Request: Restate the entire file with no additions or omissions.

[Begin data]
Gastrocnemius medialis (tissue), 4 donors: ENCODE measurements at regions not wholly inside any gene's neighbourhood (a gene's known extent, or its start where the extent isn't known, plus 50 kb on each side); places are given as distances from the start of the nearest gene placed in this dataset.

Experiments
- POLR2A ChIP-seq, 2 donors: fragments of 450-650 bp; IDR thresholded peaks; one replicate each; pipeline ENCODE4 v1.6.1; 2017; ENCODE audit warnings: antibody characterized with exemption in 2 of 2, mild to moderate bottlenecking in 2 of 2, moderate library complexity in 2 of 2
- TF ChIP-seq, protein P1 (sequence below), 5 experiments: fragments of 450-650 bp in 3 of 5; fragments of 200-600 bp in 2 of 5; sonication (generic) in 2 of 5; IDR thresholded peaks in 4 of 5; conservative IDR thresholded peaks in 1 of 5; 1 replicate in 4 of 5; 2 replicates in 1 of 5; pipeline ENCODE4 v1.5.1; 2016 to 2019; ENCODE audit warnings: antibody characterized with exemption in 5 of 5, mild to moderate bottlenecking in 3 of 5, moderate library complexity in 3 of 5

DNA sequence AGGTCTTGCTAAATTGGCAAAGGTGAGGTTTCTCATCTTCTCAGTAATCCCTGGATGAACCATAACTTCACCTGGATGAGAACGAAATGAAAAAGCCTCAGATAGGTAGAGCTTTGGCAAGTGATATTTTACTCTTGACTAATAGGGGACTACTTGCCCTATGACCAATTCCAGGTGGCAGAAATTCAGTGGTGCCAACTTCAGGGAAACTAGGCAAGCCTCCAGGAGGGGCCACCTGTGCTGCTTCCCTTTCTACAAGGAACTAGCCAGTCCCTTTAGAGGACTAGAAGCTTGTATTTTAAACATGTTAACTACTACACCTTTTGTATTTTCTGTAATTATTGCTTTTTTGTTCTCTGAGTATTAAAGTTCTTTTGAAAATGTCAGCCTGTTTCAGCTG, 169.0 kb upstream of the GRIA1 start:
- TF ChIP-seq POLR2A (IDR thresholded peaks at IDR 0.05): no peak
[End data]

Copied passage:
Gastrocnemius medialis (tissue), 4 donors: ENCODE measurements at regions not wholly inside any gene's neighbourhood (a gene's known extent, or its start where the extent isn't known, plus 50 kb on each side); places are given as distances from the start of the nearest gene placed in this dataset.

Experiments
- POLR2A ChIP-seq, 2 donors: fragments of 450-650 bp; IDR thresholded peaks; one replicate each; pipeline ENCODE4 v1.6.1; 2017; ENCODE audit warnings: antibody characterized with exemption in 2 of 2, mild to moderate bottlenecking in 2 of 2, moderate library complexity in 2 of 2
- TF ChIP-seq, protein P1 (sequence below), 5 experiments: fragments of 450-650 bp in 3 of 5; fragments of 200-600 bp in 2 of 5; sonication (generic) in 2 of 5; IDR thresholded peaks in 4 of 5; conservative IDR thresholded peaks in 1 of 5; 1 replicate in 4 of 5; 2 replicates in 1 of 5; pipeline ENCODE4 v1.5.1; 2016 to 2019; ENCODE audit warnings: antibody characterized with exemption in 5 of 5, mild to moderate bottlenecking in 3 of 5, moderate library complexity in 3 of 5

DNA sequence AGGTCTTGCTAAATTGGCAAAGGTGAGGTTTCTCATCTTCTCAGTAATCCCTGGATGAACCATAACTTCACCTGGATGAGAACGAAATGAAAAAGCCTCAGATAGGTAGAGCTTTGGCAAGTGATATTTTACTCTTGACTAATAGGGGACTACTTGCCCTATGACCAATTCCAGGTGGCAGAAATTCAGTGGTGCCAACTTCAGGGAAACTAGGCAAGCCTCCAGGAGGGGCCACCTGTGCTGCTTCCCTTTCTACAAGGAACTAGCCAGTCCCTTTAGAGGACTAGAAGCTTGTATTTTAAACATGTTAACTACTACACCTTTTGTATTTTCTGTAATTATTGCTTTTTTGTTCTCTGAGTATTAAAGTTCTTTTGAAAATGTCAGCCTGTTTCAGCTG, 169.0 kb upstream of the GRIA1 start:
- TF ChIP-seq POLR2A (IDR thresholded peaks at IDR 0.05): no peak